Drivers with Alberta, Manitoba, New-Brunswick, Ontario, Prince Edward Island and Quebec licences are permitted to drive cars in France with their Canadian licences for a full year. The latter can make use of their reciprocal agreements to exchange their licences for French ones under the following conditions:
Please take note that drivers with Ontario licences must have hold their licences for at least 24 months during the last 3 years.
A fee is charged for this licence. The driver’s licence issued by the Canadian province will be kept by the prefecture and given back at the time of return to Canada on surrender of the French licence. You must report this exchange to the provincial authority that issued your driver’s licence in Canada.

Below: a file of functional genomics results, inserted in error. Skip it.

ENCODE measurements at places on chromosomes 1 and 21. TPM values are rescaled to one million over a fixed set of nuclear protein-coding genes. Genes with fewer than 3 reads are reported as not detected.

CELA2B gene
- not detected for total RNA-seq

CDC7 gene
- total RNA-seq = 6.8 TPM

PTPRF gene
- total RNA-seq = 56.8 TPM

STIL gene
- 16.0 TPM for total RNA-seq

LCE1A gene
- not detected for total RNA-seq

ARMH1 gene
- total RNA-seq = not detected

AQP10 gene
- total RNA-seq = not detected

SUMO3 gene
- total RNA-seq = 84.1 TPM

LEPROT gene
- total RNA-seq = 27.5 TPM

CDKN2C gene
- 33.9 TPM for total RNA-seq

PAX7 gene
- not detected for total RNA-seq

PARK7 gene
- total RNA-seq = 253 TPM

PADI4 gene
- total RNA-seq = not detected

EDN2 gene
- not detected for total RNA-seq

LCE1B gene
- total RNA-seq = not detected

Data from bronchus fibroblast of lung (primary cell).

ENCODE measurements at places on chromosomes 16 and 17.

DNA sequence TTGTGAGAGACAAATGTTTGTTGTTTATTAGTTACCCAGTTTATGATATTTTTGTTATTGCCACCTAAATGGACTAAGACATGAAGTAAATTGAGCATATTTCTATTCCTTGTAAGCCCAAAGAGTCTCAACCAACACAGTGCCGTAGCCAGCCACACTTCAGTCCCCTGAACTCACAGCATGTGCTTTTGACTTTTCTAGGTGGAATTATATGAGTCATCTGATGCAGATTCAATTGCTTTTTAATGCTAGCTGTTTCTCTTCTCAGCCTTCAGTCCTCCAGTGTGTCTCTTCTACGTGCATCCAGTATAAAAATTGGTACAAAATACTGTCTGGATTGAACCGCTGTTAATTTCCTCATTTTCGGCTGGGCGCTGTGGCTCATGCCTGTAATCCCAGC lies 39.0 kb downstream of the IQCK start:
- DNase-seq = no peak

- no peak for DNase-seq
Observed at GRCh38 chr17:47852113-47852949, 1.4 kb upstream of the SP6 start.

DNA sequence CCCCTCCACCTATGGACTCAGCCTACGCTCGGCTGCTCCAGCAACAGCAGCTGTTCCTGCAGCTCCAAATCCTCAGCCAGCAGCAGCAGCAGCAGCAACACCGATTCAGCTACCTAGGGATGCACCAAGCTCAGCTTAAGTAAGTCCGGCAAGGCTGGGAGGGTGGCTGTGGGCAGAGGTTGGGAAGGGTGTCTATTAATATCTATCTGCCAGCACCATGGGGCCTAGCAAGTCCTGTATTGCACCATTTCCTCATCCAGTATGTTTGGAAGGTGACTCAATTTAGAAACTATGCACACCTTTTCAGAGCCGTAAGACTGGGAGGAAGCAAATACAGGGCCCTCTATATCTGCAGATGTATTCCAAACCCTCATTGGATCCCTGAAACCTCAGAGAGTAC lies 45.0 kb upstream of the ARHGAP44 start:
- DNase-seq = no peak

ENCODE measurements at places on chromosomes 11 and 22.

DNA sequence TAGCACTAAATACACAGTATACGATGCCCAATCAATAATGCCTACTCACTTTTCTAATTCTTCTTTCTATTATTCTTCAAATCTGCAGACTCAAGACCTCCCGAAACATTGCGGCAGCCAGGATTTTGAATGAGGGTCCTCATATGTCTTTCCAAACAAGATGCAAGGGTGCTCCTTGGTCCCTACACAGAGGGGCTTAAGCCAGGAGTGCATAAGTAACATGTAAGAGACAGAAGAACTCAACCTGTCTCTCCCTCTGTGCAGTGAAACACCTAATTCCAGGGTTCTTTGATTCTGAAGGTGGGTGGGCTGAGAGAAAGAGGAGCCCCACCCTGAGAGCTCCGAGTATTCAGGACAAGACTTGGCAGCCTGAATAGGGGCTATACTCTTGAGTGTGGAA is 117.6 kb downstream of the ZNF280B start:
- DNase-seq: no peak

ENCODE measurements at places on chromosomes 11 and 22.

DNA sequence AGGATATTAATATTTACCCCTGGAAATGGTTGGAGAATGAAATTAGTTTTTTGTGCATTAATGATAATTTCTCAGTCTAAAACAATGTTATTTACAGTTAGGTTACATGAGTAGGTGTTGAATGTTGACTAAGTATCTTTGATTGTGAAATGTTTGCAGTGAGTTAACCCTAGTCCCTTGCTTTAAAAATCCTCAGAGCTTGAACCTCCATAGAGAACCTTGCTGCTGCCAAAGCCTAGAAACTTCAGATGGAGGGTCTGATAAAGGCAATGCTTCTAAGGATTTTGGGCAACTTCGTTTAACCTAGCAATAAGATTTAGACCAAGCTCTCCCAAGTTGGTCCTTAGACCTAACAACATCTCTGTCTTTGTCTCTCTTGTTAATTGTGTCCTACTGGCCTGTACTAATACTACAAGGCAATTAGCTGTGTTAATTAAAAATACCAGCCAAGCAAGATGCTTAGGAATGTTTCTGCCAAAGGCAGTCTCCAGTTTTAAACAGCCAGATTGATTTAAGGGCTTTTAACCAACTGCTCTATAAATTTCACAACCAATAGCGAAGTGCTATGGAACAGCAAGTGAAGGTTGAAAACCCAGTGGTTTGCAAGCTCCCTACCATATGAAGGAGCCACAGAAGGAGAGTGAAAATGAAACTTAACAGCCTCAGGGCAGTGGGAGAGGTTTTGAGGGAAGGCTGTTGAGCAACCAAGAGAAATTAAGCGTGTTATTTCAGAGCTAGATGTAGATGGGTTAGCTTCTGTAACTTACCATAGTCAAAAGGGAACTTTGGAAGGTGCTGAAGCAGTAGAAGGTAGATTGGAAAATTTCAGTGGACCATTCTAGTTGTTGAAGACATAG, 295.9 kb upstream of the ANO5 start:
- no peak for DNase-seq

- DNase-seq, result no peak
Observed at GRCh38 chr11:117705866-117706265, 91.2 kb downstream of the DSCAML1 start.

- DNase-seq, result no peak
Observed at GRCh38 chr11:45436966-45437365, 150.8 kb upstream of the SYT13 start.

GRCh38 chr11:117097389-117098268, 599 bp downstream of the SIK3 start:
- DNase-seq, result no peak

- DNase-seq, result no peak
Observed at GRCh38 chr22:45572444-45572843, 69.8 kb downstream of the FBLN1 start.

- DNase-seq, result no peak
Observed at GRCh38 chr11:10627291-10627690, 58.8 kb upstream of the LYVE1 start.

Drivers who have been licensed for less than 2 years must obey more restrictive speed limits: 110 km/h on main highways and 80 km/h on other roads. The various driver’s licences are as follows: Licence B Automobile, Licence A Motorcycle (all kinds), Licence AL Light motorcycle (125 cm3), Licence AT Motorized tricycle or quadricycle, Licence A or B for vehicles driven by persons with disabilities, Licence C Heavy vehicle, Licence D Public transport and Licence E Trailer. Remember that your licence has 12 points you can lose for offences. For further information, contact the prefecture of your department.
French law obliges vehicle owners to have a liability insurance certificate (third-party damages) at all times. A sticker certifying coverage, provided by the insurer, is to be placed on the windshield. Canadian travellers must have international insurance certificates.
You can also consult the heading "Papiers du véhicule et permis de conduire" (Available in French only) on the French Service Public web site and also the section Echanger un permis de conduire hors Union européenne(Available in French only).